On 19 February President Jacob Zuma took the podium in Parliament to respond to the SONA2015 debate (video). He paused from his prepared speech to address allegations that he is racist and his government seeks to marginalise Afrikaners. This is after the President said, “Jan van Riebeeck’s arrival in Cape Town was the beginning of all South Africa’s problems.”
Members on the ruling party’s benches cheered and ululated as the President rendered a truncated and tidy version South African history. His magna opus, A Very Short Introduction to South African History, conveniently brushes over the parallel struggles of black minorities against black majorities.
The President did not mention Shaka Zulu’s bloody war of dominance, which erupted from the Natal Highlands and raged across the Orange Free State, Transvaal and as far as the (modern day) Botswana and Zimbabwe. He did not mention the displacement of Ndebeles and Ngonis to Zimbabwe, Zambia and Malawi.
I would ignore Mr Zuma’s version of events if I thought he merely tailored history to suit his narrative of the impact of white settlers in South Africa. But that is simply not the case. It has become commonplace to sterilise South African history into a trilateral conflict between blacks, Afrikaners, and the English.
While Mr Zuma acknowledged that the Khoisan were displaced by settlers, he did not mention their continued marginalisation by the democratic government.
Laurens van der Post chronicles the ghastly treatment of the Khoisan in Botswana in his book The Lost World of the Kalahari. Van der Post’s work focuses on the plight of the Khoisan in Botswana but there are ample examples of marginalization in South Africa. For example, none of the Khoisan indigenous languages such as Khoekhoegowab, Khwedam, !Xu or N/u is recognized as an official language in South Africa.
The UN Special Rapporteur described in a 2005 report the problem of displacement in South Africa, “The most pressing concern of all the Khoi-San communities is securing their land base, and where possible, re-establishing access to natural resources necessary for pastoralism, hunting-gathering or new land-based ventures such as farming.”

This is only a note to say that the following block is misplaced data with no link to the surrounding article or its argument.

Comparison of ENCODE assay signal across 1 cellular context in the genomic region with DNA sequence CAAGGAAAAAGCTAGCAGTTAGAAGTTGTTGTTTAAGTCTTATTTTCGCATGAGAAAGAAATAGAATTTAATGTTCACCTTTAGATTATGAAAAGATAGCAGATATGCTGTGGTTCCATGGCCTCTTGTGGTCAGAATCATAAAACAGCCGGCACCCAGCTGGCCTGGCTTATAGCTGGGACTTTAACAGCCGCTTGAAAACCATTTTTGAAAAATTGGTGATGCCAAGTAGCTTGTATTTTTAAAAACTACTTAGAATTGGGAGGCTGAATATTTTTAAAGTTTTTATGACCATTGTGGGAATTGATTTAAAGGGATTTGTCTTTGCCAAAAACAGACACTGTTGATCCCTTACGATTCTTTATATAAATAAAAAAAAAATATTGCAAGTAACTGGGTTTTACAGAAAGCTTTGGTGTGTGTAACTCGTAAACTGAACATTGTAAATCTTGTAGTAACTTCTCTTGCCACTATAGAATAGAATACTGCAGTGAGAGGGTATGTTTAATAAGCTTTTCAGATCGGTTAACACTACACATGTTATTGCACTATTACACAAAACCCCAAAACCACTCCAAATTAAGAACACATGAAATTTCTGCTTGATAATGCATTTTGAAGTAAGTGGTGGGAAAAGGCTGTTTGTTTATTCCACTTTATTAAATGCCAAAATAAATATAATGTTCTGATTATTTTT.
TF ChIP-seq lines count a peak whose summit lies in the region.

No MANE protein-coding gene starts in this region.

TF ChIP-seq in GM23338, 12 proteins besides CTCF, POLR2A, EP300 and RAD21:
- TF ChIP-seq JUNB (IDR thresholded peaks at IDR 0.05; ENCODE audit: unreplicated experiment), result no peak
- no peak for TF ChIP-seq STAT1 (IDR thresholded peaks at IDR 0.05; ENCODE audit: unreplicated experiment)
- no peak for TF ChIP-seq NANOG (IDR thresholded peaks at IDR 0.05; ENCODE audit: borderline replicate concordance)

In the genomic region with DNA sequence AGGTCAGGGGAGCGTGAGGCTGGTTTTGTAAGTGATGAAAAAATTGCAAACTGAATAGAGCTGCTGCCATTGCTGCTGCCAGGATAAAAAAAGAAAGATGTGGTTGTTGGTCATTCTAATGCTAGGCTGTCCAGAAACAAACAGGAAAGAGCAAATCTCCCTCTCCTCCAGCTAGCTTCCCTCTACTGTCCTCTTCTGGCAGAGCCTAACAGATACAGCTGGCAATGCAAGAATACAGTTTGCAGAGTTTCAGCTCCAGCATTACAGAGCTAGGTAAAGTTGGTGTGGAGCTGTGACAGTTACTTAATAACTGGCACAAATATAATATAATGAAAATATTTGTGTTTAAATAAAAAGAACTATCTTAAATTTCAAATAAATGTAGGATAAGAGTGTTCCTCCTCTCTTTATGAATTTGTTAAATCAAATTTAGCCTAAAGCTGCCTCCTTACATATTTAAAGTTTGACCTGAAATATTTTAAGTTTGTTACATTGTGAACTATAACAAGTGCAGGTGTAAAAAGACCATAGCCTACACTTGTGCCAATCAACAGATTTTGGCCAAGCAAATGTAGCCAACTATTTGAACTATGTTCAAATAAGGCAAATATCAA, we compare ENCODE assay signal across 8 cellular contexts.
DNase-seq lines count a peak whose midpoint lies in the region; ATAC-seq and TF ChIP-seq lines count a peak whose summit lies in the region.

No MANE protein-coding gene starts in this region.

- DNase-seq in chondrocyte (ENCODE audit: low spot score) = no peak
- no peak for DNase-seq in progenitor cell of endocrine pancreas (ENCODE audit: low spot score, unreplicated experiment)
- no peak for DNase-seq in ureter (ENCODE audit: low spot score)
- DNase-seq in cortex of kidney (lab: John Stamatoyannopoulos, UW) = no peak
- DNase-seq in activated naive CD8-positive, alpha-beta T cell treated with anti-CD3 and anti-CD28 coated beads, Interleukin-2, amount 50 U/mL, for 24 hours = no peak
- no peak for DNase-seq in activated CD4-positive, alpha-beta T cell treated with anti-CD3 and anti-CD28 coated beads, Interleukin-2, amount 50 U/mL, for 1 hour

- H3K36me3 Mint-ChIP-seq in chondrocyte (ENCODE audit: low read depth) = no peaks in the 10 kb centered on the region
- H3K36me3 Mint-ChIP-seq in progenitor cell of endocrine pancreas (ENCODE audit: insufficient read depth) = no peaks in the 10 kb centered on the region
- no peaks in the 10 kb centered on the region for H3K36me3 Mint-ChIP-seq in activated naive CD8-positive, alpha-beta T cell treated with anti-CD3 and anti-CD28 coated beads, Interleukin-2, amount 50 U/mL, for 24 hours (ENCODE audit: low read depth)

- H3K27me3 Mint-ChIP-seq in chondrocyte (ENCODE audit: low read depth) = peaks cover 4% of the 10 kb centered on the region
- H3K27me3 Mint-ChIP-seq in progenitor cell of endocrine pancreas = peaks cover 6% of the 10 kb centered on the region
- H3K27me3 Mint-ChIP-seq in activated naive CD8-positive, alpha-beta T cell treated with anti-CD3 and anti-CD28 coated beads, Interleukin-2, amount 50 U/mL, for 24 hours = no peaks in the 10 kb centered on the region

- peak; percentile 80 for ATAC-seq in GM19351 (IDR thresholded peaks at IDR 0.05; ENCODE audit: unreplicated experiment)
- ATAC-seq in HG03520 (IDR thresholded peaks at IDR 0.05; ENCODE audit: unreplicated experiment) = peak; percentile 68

The Khoisan are not the only minority group currently battling suppression by the black majority. Lesbian, gay, bi-sexual, transsexual and intersex (LGBTI) people are also struggling against persecution and marginalisation.
It is fair to say that Mr Zuma’s administration has implemented programmes to protect and promote LGBTI rights. However, that chapter of South African history is far from closed. Even today, there are many reports of incidents violence, murder and so-called “corrective rape”—a hate crime perpetrated against lesbians and suspected lesbians.
The neat version of history also flouts the struggle for social equality and economic emancipation of black women.
Last year ANC Women’s League President Angie Motshekga complained that men in the ANC—the President’s own party—are not willing to relinquish their power to women. She advised women to be tactical in order to “negotiate a way through to get to the tipping point.”
There are more subtle struggles, like the struggle against cultural domination. English, Afrikaans, IsiZulu, IsiXhosa, and Setswana dominate South African popular culture. Other smaller groups, like Tsongas, Ndebeles and Mpondos, are battling for cultural equality. While their struggles are not as sexy as black culture versus white culture, it is a real struggle.
I could not ignore the President’s neat version of history because it does more harm than good. The “us and them” narrative of history—where us are black and them are white—is counterproductive. It fragments our society. More importantly, by collectivising black victimhood, it overlooks the continuing struggles of black minorities and other marginalised groups.
The depth and breadth of South African history is important. It forms the foundation on which we must unify and build the nation.
By Brad Cibane